Hemi Engine Pros and Cons
More than you’d ever think you can learn about the roots of Chrysler’s 5.7, 6.4L, and 6.2L modern Hemi.
In a sea of LS swaps, the name "hemi" carries a lot of emotional baggage for those retro-minded enthusiasts among us. If you've got a hemi, your chest might well puff up with pride, and if you don't, you might see red when the four-letter word is uttered. As powerful as the word "hemi" is, emotions and actual information can run contrary to one another. To cut through the static, we'll lay out the pros and cons of the hemi here, so you can decide for yourself if one of these lofty engines should or should not be your automotive goal in life.
What Does "Hemi" Mean?
The word "hemi" is a shortening of the word "hemispherical," and as it relates to engines, means a type of engine that has a hemispherically shaped combustion chamber. It's the same thing that is meant in geography when referencing the Earth, which is split into two hemispheres, north and south. Unfortunately, right from the get-go, even the purest form of "hemi" engine really isn't a true half sphere, but something less than half—a lot less, it turns out. Technically a "semi-hemi" design, these spherically sectioned combustion chambers—such as found on Chrysler's original hemi that debuted in 1951—are the closest to being truly hemispherical.
Why Give an Engine a "Hemi" Combustion Chamber?
The job of a combustion chamber sounds simple: to contain the expansion and pressure of a combustion event so that the pressure may act on the piston to push it down in the bore. Moreover, the combustion chamber also contains the spark plug—the source of ignition for gasoline engines.
In an ongoing effort to improve power, efficiency, and emissions, the favor of different combustion chamber shapes has waxed and waned over the years. Original equipment manufacturers have behaved this way because the priorities of cost, mass, packaging, and performance have jockeyed for importance from year to year. Particularly with regards to performance, a hemispherical combustion chamber has the advantage over other shapes, while costing it in other areas. These are the pros and cons we'll be going over here.
The hemi chamber's characteristic semi-sphere shape is of particular interest, and produces a more rapid rise in combustion chamber pressure relative to a typical overhead valve design with a wedge-shaped chamber. Provided the ignition source is near the chamber's center, the reflected pressure wave coming off the chamber's walls will result in a faster, more coherent pressure peak. The act of burning all the fuel in a shorter window of time versus in a longer period of time means that the buildup of pressure within the chamber occurs earlier in the power stroke where it has more efficacy due to its mechanical advantage on the crankshaft.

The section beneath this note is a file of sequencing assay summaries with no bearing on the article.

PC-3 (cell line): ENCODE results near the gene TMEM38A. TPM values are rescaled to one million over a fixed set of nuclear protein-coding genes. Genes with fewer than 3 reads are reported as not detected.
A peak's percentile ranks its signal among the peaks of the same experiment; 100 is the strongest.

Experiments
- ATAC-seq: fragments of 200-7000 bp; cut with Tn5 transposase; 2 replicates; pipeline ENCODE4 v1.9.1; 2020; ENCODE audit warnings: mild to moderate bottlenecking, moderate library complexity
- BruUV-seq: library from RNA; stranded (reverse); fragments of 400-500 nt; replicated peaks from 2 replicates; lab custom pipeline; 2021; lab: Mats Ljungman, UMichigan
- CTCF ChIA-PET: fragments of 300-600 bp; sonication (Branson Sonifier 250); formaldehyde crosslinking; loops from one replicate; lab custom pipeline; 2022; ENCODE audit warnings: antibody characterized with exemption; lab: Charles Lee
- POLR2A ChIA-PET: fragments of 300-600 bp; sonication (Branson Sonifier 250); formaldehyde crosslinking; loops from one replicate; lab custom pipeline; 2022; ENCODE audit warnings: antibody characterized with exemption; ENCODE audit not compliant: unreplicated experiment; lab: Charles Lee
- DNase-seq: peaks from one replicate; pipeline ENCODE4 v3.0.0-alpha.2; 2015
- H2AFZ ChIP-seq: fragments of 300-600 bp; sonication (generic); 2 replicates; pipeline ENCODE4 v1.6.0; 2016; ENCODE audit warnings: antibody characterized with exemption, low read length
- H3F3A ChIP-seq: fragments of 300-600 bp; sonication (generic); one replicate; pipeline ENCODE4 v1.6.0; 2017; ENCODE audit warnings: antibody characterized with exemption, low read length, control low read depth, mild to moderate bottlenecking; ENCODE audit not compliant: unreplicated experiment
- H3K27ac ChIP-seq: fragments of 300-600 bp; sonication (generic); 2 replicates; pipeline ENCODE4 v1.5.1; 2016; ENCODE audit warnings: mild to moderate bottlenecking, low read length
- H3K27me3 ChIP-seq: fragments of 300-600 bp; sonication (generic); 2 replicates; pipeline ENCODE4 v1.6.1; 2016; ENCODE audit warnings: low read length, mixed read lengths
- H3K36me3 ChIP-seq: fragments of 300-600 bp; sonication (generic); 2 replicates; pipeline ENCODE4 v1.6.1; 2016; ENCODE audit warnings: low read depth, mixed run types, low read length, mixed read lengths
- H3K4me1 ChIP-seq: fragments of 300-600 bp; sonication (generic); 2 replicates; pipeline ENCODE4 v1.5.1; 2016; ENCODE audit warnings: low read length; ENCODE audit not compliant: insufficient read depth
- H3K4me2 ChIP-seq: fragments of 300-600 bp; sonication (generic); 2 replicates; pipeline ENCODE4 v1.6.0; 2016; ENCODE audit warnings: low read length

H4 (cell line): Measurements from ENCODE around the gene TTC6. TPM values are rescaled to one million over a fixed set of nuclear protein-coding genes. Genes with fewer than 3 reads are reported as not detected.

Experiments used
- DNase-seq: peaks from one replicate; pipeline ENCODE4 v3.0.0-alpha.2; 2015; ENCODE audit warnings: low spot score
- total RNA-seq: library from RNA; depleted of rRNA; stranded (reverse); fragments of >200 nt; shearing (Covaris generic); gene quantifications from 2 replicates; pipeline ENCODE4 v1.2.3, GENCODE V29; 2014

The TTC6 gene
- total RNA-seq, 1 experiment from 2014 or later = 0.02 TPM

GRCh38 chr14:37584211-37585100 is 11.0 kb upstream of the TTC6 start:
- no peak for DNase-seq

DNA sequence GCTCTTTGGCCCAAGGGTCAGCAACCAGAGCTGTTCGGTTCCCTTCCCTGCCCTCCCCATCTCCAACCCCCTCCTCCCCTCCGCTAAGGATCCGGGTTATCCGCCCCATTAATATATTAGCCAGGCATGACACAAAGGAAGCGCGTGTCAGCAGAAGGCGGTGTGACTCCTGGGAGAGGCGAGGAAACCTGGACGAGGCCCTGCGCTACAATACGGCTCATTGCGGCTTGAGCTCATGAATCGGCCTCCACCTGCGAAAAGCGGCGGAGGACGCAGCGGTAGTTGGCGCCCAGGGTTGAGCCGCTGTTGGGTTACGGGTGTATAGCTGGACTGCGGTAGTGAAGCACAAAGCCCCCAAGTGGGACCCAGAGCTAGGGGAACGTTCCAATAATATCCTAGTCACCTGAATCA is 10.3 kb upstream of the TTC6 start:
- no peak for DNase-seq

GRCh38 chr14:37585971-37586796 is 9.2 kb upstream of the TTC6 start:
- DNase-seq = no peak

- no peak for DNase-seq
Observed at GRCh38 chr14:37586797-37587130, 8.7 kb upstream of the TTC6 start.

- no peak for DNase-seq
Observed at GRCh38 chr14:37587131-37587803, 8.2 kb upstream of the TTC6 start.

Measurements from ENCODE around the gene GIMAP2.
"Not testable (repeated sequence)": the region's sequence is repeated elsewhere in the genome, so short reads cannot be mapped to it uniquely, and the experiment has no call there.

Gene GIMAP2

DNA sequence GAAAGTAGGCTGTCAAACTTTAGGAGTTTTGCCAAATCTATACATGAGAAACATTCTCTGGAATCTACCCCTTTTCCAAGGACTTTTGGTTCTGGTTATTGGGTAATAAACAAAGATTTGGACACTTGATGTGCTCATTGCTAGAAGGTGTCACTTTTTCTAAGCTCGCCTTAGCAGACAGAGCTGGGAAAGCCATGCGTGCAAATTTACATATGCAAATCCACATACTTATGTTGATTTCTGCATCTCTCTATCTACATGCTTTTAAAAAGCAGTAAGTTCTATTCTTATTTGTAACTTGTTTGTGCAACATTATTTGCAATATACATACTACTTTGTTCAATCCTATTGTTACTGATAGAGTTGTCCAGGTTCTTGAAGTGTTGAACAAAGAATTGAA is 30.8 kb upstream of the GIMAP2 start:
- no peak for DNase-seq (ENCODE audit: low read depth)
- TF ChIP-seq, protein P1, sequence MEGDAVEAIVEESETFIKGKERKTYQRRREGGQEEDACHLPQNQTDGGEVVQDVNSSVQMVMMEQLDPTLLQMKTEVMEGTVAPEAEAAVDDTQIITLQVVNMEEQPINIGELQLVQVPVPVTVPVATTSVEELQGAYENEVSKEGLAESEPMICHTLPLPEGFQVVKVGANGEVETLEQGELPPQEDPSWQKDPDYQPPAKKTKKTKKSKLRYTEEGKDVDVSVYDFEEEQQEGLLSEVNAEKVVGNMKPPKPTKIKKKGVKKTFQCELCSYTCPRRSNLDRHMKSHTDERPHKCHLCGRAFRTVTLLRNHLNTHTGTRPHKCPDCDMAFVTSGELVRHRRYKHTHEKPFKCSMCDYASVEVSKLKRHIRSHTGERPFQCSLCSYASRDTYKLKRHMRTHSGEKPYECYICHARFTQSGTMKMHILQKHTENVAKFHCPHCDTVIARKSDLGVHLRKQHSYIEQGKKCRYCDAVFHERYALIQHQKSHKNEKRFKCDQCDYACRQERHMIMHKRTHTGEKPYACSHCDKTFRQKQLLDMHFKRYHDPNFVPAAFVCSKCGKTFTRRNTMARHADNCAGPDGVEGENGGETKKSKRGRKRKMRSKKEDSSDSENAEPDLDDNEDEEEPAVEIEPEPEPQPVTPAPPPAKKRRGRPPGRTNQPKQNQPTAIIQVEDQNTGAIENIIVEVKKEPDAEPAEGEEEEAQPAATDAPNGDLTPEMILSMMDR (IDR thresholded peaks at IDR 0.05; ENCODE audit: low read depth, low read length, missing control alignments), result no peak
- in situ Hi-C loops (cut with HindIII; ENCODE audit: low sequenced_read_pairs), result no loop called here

Increasing the Valve Area
If the idea of higher cylinder pressure acting earlier in the combustion cycle appeals to your gearhead senses, you'll like the hemi's next advantage even more. By making the combustion chamber a domed shape, the valves are necessarily tilted so that their circumferences intersect the sphere shape of the chamber roof. By tilting the valve over on its side (why a hemi chamber is sometimes called a "pentroof"), the sum of the diameters of the intake and exhaust valves can be greater than the diameter of the cylinder bore, and the flow into and out of the chamber is impeded less by the cylinder wall.
Unshrouding the Valves
All other things being equal, a larger-diameter valve means more air and fuel can get in and more exhaust can exit. If it were possible to just increase the valve diameter by itself, we'd all have engines with bigger valves—except the valves would crash into the cylinder wall, and in many instances, each other as well. The hemi fixes this by tipping the valves sideways so they open away from the cylinder wall—an effect called unshrouding.
As a valve opens and gas flows past it, flow is limited at low lift values because the open curtain area under the valve is relatively small near the seat. As the valve opens, flow increases up to a point where no additional lift contributes to the overall flow. At or near the seat, however, the valve's proximity to the cylinder bore inhibits its flow, so anything that is done to mitigate the shrouding restriction helps a bunch, and that's what a hemi does really well.
The Downside of a Hemi
So far, everything looks rosy for the hemi combustion chamber, so why didn't every manufacturer use it in quantity? Perhaps the biggest problem initially for Chrysler—the manufacturer known for embracing it the most—was its size and mass. If you do everything that's needed to place the valves at hemi angles, to redesign the port shapes to avoid interference with the valvetrain, and design a workable valvetrain that lasts, you use up a lot of real estate, which means Hemis are larger, and as a result, heavier. By way of illustration, a Gen-II Street Hemi from the muscle car era weighs almost a hundred pounds more than a same-sized 426ci big-block Chrysler wedge, and it's several inches wider.
Beyond the issues of size and mass, hemi engines of all descriptions suffer from elevated emissions of oxides of nitrogen—gases that are created (ironically) through the Hemi's inherent efficiency. Without extra steps to mitigate these emissions, today's Gen-III Hemi would be an impossibility for a production car or truck.